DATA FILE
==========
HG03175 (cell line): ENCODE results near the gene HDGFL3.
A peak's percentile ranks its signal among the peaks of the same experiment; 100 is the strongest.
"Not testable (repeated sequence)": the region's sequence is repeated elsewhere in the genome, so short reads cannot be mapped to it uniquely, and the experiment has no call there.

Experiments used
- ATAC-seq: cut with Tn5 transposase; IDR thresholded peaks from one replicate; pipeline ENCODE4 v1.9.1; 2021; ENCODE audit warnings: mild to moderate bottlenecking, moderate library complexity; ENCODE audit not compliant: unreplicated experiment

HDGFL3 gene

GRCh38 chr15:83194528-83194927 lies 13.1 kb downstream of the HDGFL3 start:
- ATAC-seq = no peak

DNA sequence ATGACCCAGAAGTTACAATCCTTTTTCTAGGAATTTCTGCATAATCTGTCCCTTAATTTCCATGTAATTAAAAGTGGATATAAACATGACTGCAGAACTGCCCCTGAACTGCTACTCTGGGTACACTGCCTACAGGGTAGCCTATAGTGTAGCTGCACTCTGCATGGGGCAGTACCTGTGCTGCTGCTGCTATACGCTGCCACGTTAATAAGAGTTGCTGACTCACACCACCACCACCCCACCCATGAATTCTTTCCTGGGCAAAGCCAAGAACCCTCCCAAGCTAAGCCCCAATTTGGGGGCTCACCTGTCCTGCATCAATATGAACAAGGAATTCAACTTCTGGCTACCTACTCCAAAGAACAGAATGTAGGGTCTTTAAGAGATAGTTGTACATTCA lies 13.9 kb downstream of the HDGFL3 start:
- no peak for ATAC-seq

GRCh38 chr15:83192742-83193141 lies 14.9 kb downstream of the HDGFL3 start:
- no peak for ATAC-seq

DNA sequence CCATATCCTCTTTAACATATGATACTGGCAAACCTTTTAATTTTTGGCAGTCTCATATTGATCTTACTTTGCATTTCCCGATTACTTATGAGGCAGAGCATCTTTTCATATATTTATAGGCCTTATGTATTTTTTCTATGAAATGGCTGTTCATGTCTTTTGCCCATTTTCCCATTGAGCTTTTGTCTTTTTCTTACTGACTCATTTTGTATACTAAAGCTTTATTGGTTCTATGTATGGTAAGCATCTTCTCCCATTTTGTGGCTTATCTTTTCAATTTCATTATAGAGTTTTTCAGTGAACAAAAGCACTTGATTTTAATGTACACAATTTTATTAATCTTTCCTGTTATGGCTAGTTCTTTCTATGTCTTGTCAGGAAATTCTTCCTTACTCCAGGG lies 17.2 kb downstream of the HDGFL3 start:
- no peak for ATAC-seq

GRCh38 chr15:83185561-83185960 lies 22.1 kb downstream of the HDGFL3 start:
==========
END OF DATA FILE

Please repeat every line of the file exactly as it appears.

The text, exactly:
HG03175 (cell line): ENCODE results near the gene HDGFL3.
A peak's percentile ranks its signal among the peaks of the same experiment; 100 is the strongest.
"Not testable (repeated sequence)": the region's sequence is repeated elsewhere in the genome, so short reads cannot be mapped to it uniquely, and the experiment has no call there.

Experiments used
- ATAC-seq: cut with Tn5 transposase; IDR thresholded peaks from one replicate; pipeline ENCODE4 v1.9.1; 2021; ENCODE audit warnings: mild to moderate bottlenecking, moderate library complexity; ENCODE audit not compliant: unreplicated experiment

HDGFL3 gene

GRCh38 chr15:83194528-83194927 lies 13.1 kb downstream of the HDGFL3 start:
- ATAC-seq = no peak

DNA sequence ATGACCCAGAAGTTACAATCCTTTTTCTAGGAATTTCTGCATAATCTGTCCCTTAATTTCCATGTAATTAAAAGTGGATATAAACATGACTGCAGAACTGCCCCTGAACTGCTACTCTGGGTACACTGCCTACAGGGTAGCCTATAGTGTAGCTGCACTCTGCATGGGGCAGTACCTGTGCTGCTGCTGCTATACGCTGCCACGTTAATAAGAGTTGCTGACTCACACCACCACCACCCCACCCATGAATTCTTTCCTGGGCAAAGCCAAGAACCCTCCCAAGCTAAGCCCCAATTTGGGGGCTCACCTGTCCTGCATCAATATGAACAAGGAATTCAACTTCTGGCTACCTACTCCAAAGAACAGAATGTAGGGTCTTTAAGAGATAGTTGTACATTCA lies 13.9 kb downstream of the HDGFL3 start:
- no peak for ATAC-seq

GRCh38 chr15:83192742-83193141 lies 14.9 kb downstream of the HDGFL3 start:
- no peak for ATAC-seq

DNA sequence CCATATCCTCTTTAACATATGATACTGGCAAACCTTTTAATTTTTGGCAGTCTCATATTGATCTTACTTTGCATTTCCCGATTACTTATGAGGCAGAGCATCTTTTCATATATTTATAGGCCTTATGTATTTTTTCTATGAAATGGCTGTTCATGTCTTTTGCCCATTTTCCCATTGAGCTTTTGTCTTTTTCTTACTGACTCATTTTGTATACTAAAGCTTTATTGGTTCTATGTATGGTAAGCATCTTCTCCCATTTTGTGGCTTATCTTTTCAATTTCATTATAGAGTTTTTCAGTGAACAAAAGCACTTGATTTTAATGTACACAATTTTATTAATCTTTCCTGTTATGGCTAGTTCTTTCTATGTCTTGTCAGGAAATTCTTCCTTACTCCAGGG lies 17.2 kb downstream of the HDGFL3 start:
- no peak for ATAC-seq

GRCh38 chr15:83185561-83185960 lies 22.1 kb downstream of the HDGFL3 start: